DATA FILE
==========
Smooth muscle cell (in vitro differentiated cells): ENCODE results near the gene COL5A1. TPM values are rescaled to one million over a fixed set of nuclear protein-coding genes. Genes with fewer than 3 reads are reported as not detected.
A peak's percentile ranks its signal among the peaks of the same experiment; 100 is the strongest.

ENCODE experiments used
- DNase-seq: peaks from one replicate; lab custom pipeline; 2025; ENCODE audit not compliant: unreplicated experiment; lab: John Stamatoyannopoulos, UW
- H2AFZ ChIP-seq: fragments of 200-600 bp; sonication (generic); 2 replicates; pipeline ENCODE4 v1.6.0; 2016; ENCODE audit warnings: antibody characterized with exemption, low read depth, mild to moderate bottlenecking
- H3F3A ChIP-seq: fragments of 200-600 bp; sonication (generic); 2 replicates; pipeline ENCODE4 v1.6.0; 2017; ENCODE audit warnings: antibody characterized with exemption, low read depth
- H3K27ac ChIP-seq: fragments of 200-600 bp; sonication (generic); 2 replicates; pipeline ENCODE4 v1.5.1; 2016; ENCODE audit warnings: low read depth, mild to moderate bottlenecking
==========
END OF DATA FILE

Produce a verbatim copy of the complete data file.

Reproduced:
Smooth muscle cell (in vitro differentiated cells): ENCODE results near the gene COL5A1. TPM values are rescaled to one million over a fixed set of nuclear protein-coding genes. Genes with fewer than 3 reads are reported as not detected.
A peak's percentile ranks its signal among the peaks of the same experiment; 100 is the strongest.

ENCODE experiments used
- DNase-seq: peaks from one replicate; lab custom pipeline; 2025; ENCODE audit not compliant: unreplicated experiment; lab: John Stamatoyannopoulos, UW
- H2AFZ ChIP-seq: fragments of 200-600 bp; sonication (generic); 2 replicates; pipeline ENCODE4 v1.6.0; 2016; ENCODE audit warnings: antibody characterized with exemption, low read depth, mild to moderate bottlenecking
- H3F3A ChIP-seq: fragments of 200-600 bp; sonication (generic); 2 replicates; pipeline ENCODE4 v1.6.0; 2017; ENCODE audit warnings: antibody characterized with exemption, low read depth
- H3K27ac ChIP-seq: fragments of 200-600 bp; sonication (generic); 2 replicates; pipeline ENCODE4 v1.5.1; 2016; ENCODE audit warnings: low read depth, mild to moderate bottlenecking